It is the age old problem – “How can a good God allow evil?” It is answered normally in two ways – either he is loving but unable to do anything to stop it (making him a benevolent but impotent being), or he is able to do something, but is unwilling to act (making him a malevolent dictator). This conundrum is not easily solved…if God really is as loving as he claims to be, then surely he would do more to stop the evil we see everywhere. If he is really as powerful as he claims to be then he could stop so much suffering instantly. We put ourselves in his shoes and see things so differently – we imagine what we would do if we were him.
Imagine for a moment you are the CEO of a large company. There are things in your company that are not good – people fighting, people getting emotionally hurt, people leaving in frustration. The situation really hurts the CEO because he or she cares about people and about their company. So what does he do? Does he have the power to sort things out? Obviously, he’s the boss. But is getting stuck in the best course of action? If he does nothing people will question whether he really cares about the hurt and pain they are experiencing. But if he intervenes in every case his employees will treat him as the police enforcement or judge to arbitrate even the smallest disagreements. They may also resent the fact that he is always interfering in things that are not his responsibility. Surely this is not the wisest thing for him to do either?
So, he comes up with a compromise – he decides to constantly lead by example and be the kind of leader he is looking for; he teaches his most senior leaders what it takes to be a good leader; he makes an example of some of the more serious grievances and he coaches people in private about how they should act in a given situation. There are some things that were set by his predecessor and he cannot change them easily (think of long term rental agreements) that are causing institutional pain, but eventually he will deal with these too.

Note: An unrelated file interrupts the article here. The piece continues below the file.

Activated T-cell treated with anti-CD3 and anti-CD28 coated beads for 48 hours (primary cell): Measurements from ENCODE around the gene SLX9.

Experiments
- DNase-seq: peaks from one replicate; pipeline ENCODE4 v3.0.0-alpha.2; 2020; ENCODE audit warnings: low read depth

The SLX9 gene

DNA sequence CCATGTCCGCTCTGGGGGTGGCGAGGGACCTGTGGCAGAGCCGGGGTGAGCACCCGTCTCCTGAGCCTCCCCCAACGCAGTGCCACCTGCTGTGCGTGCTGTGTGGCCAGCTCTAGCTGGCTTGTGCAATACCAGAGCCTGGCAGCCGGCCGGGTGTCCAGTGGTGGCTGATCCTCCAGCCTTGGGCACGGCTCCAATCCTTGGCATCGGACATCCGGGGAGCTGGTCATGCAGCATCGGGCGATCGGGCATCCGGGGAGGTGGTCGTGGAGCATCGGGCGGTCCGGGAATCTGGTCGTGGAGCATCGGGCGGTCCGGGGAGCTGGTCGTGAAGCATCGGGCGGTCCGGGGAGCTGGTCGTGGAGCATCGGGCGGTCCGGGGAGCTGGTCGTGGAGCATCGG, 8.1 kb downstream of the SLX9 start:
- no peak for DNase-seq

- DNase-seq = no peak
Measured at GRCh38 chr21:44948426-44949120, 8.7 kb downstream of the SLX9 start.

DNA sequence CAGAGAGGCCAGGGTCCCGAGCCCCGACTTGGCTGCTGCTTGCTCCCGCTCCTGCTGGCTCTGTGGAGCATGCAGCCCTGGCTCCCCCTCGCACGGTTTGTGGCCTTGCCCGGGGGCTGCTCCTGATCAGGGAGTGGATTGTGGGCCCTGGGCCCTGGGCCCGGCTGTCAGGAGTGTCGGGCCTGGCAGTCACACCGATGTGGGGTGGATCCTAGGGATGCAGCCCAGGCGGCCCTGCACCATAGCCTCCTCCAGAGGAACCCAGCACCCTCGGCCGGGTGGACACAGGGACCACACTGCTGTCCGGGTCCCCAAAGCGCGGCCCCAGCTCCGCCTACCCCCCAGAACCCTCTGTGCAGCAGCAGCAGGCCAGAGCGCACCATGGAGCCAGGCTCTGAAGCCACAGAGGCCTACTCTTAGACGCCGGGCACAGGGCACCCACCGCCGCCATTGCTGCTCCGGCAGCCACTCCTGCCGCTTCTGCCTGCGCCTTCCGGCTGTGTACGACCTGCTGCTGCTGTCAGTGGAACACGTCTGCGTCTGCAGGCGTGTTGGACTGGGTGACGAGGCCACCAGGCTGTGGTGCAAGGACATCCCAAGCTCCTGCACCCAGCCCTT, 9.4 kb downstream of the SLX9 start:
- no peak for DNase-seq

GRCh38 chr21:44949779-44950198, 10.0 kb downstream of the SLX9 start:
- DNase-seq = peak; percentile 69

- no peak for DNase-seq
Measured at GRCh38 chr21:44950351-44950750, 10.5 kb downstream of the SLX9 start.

Through these methods he slowly sees the company change, people becoming more what they could be, less what they shouldn’t be. All the time he has patiently waited and instructed, but not dictated the behaviours he expects from his staff. This is a good analogy of how God deals with the problem of evil….
1) He experiences our pain – rather than being a distant God, untouched by evil, he comes to earth to face it head on and feel the full force of corruption, jealousy, betrayal, greed, hatred, contempt and murder. In the life of Jesus God shows us how we should overcome evil with good, and learn how to not retaliate when we are reviled. Jesus was heartbroken by the death that took away his friend Lazarus, he is not immune to the pain caused by evil in this world.
2) He gives examples of a better way – the lives of the apostles and prophets give us ample examples of how to live in the midst of suffering and evil without succumbing to it. In the life of Job we learn how to suffer patiently and accept trial from God as well as blessing; in the life of Joseph we learn that what our brothers meant for evil God uses for good.
3) He shows us how seriously he takes evil – in the punishment dealt out to the rebellious Israelites in the Old Testament we have a vivid picture of how seriously God takes evil. Interestingly, these are the passages that people today use to try and argue that God is not loving – and yet it is his loving judgement on evil that shows us that he really does care enough about evil to do something about it.
4) He allows us room to learn – he does not intervene to stop every mistake we make. We do things that hurt ourselves and each other, we act selfishly and destructively, and he allows us to do it. Why? Because he wants us to grow in godliness through making our own choices, rather than restraining our freedom to act independently. We might wish he would stop people doing bad things, but would that apply to us as well when we act selfishly or self-centered or are proud?
5) He gives us his Spirit to teach us – if we are willing we can learn how to change the only evil we can control, the evil within our own hearts. We look at the world outside as the problem, but this problem is really inside of us. It is in our hearts where the darkness lies, and as we allow him into our lives he extinguishes the darkness with his light.
6) He is active to restrain it now and will ultimately remove it – just like the CEO, there are some things that are more structural than social. Unfortunately evil is a fundamental part of a corrupt and fallen world. While we may wish he would act now against evil, we should not take his patience for complacency. One day he will purge the world of evil, but if we would not be part of the problem on that day, we must come and submit to his rule in our lives in today. However, it is a mistake to think that he is distant from his creation and just waiting for the end, he acts in multitude of unseen ways to restrain evil everyday in the lives of his creation.
Maybe being a CEO isn’t that easy after all!